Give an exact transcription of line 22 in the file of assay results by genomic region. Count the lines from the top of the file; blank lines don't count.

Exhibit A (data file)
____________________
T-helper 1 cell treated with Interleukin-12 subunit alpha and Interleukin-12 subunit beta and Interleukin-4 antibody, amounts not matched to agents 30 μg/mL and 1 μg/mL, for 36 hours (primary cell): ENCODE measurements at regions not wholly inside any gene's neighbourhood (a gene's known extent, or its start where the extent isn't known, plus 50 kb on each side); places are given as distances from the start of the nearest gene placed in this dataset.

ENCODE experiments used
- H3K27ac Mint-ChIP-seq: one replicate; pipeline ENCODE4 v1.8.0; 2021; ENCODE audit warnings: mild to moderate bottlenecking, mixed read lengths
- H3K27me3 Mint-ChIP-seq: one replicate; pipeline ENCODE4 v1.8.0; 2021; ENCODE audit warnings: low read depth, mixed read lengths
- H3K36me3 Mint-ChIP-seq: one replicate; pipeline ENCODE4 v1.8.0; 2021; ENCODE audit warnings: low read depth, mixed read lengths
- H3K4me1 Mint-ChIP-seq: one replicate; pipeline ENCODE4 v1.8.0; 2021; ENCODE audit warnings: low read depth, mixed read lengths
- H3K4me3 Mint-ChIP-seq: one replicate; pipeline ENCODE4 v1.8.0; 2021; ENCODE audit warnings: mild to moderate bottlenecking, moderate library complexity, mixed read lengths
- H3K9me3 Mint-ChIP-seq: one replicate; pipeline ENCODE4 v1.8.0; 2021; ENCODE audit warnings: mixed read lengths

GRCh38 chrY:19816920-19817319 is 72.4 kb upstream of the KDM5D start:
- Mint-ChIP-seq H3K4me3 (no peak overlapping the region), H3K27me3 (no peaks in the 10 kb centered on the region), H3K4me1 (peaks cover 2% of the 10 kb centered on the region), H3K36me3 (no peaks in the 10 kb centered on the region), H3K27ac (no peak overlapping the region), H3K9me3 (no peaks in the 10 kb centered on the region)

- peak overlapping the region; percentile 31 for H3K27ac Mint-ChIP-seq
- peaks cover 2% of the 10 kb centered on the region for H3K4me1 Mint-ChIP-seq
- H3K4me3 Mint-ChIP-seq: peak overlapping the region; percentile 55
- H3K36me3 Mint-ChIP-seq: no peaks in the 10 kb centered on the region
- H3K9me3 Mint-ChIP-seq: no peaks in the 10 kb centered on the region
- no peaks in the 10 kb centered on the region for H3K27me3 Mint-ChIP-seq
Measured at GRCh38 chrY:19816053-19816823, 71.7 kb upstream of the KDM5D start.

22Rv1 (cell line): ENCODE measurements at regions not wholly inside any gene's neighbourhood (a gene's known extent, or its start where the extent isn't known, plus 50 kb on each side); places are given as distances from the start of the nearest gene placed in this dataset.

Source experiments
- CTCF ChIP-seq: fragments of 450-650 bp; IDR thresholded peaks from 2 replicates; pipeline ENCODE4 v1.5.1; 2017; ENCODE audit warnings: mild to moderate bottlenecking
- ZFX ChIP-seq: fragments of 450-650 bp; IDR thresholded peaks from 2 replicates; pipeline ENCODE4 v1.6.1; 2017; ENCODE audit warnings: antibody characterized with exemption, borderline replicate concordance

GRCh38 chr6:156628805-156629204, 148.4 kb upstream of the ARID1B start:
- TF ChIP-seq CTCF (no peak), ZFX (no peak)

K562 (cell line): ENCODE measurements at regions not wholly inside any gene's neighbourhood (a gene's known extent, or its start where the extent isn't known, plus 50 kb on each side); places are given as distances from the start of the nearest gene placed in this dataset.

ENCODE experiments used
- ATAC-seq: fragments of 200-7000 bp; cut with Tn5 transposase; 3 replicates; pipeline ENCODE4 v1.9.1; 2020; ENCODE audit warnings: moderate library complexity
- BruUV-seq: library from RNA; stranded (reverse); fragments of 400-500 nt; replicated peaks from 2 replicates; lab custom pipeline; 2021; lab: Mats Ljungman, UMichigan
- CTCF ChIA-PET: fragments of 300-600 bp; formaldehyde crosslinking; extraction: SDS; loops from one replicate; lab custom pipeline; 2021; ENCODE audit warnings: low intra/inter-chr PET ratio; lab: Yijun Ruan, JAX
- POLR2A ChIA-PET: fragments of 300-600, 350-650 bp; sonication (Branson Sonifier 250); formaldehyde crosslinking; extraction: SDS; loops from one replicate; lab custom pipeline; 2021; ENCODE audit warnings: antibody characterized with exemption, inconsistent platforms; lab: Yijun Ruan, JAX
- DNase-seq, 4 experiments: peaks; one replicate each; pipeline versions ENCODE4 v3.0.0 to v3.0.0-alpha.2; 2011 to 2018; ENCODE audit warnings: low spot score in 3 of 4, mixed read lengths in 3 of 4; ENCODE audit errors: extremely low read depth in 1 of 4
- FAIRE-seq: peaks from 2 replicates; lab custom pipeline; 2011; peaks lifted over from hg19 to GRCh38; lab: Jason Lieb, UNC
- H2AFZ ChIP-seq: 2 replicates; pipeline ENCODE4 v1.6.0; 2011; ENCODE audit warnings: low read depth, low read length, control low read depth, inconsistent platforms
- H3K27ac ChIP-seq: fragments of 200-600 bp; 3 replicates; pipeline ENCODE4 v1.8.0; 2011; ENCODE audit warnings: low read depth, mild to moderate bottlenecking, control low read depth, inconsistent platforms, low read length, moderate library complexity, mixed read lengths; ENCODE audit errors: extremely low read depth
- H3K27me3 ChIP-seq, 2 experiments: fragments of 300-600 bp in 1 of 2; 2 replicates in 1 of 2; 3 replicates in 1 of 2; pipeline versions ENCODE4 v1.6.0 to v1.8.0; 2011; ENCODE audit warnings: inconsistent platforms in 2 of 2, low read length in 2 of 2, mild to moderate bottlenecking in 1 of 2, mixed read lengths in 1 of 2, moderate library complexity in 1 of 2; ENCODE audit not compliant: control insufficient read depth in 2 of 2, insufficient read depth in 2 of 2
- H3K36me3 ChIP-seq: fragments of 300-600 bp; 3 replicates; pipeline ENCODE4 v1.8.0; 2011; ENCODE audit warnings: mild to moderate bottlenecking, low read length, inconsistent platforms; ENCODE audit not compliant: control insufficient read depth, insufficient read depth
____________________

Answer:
GRCh38 chr6:156628805-156629204, 148.4 kb upstream of the ARID1B start: